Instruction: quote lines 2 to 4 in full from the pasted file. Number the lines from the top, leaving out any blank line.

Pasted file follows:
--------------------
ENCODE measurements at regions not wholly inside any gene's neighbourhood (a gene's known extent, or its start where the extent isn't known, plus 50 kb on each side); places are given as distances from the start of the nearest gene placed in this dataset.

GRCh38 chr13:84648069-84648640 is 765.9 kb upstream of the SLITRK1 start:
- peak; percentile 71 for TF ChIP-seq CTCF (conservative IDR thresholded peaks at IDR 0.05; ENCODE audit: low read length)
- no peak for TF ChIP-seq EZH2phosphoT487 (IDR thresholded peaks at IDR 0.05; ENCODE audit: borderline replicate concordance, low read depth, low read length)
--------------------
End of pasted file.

GRCh38 chr13:84648069-84648640 is 765.9 kb upstream of the SLITRK1 start:
- peak; percentile 71 for TF ChIP-seq CTCF (conservative IDR thresholded peaks at IDR 0.05; ENCODE audit: low read length)
- no peak for TF ChIP-seq EZH2phosphoT487 (IDR thresholded peaks at IDR 0.05; ENCODE audit: borderline replicate concordance, low read depth, low read length)